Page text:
Specialists Split Over HPV Test's Role In Cancer Screening
Two medical groups say doctors could replace the Pap smear with a different test to screen many women for cervical cancer.
But that recommendation, included in an "interim guidance" released Thursday, is highly controversial; other experts call it premature.
For years, physicians have recommended that women routinely get Pap smears to catch any signs of cervical cancer early. That strategy, which requires taking a scraping of cervical cells to check for signs of abnormalities that can presage cancer, has significantly reduced the number of U.S. women who get the disease and die from it.
But the human papilloma virus is now thought to cause most cases of cervical cancer; last spring the Food and Drug Administration approved a test for the HPV virus as a primary screening test for the malignancy. That move by the FDA prompted an intense debate about whether an HPV test should merely supplement or perhaps replace the Pap test.
As a result, the American Society for Colposcopy and Cervical Pathology and the Society of Gynecologic Oncology convened an expert committee to review how the HPV test should be used.
In the resulting report, released Thursday in the journal Gynecologic Oncology, the committee concludes that doctors could consider the HPV test a primary screening test for women beginning at age 25.
"Pap smears are probably missing a fair amount of cancer and precancer in women," says Warner Huh of the University of Alabama, who chaired the committee. "The HPV test really outperforms Pap smears when it comes to cancer detection as well as precancerous detection."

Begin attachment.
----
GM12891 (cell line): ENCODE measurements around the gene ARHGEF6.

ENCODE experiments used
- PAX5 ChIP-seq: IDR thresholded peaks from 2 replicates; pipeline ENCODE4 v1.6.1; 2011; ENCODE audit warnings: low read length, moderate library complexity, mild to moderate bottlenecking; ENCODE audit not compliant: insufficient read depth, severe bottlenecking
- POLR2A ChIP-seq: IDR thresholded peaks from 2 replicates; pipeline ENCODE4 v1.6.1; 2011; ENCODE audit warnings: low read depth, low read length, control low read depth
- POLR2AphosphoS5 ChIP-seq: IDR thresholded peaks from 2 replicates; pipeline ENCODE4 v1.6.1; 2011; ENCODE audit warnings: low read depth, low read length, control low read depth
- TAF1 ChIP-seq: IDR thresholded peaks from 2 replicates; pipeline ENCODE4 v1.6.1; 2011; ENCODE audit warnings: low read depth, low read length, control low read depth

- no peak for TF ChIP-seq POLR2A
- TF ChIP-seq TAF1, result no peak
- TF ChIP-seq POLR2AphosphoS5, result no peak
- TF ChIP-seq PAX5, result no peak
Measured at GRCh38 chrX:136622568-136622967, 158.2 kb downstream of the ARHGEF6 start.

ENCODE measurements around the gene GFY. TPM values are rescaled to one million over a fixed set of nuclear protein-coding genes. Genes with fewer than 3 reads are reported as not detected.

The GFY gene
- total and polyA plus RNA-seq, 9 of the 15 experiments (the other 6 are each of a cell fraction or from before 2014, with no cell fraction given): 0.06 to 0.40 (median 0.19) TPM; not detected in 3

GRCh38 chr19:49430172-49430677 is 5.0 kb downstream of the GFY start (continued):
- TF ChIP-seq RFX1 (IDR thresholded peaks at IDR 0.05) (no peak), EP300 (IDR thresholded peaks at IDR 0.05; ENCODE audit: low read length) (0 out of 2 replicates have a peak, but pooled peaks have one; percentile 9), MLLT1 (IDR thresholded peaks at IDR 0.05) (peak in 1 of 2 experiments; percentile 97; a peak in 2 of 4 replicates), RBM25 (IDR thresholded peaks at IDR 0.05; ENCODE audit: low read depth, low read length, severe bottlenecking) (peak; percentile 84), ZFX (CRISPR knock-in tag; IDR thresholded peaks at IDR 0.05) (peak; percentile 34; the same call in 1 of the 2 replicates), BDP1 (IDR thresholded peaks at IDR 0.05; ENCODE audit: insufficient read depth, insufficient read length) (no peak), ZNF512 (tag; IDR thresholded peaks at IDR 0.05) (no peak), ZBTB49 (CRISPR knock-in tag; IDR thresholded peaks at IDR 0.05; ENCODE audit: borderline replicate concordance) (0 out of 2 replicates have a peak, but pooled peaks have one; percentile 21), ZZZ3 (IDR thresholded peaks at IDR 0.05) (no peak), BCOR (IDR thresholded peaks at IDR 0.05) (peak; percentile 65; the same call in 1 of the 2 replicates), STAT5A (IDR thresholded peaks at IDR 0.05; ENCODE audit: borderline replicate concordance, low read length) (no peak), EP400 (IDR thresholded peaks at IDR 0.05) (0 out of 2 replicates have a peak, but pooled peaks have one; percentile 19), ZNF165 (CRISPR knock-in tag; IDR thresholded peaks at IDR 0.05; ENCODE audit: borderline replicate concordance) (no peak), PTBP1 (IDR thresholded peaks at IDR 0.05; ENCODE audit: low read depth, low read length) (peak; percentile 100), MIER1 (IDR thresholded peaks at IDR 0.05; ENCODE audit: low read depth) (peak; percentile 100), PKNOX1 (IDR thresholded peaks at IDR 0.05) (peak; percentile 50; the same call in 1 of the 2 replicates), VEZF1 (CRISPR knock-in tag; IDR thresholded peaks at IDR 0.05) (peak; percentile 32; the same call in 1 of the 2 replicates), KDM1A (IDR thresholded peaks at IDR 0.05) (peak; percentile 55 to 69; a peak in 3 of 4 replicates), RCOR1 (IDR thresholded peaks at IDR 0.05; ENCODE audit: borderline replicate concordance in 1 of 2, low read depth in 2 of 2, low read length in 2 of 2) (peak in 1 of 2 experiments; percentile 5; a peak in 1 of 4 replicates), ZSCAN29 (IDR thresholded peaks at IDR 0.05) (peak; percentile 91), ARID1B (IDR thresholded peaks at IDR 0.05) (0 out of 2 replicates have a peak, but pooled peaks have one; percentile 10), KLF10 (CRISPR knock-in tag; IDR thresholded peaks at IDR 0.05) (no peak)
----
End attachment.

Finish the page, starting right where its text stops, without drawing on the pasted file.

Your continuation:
Using the HPV test more widely will allow doctors to "pick up disease in women that could be treated earlier so they don't go on to develop cervical cancers," Huh says.
Still, not all doctors agree. Members of the American Congress of Obstetricians and Gynecologists, for example, say it's just too soon to make such a change; some worry the results will unnecessarily frighten many women.
"So many women get HPV who will never, ever get cancer," says Diana Zuckerman, who heads the National Center for Health Research, a research and advocacy group.
In many cases, an infection with the virus is just temporary; it quickly disappears without causing any problems. If lots of women start getting tested for HPV, Zuckerman says, many women will end up getting expensive, painful and possibly harmful follow-up tests they never really needed.
"We think it's confusing to patients," she says. "It's confusing to physicians. And the testing involved and the anxiety involved may have a lot of risks both physical and mental that are much higher than any benefits those patients are likely to have."
Another worry is that HPV isn't the cause of all cases of cervical cancer. If you substitute the HPV test for a Pap smear, she says, "You could definitely miss out on some women who will in fact develop cervical cancer."
So for now, she says, the best bet in screening is to keep using both tests.
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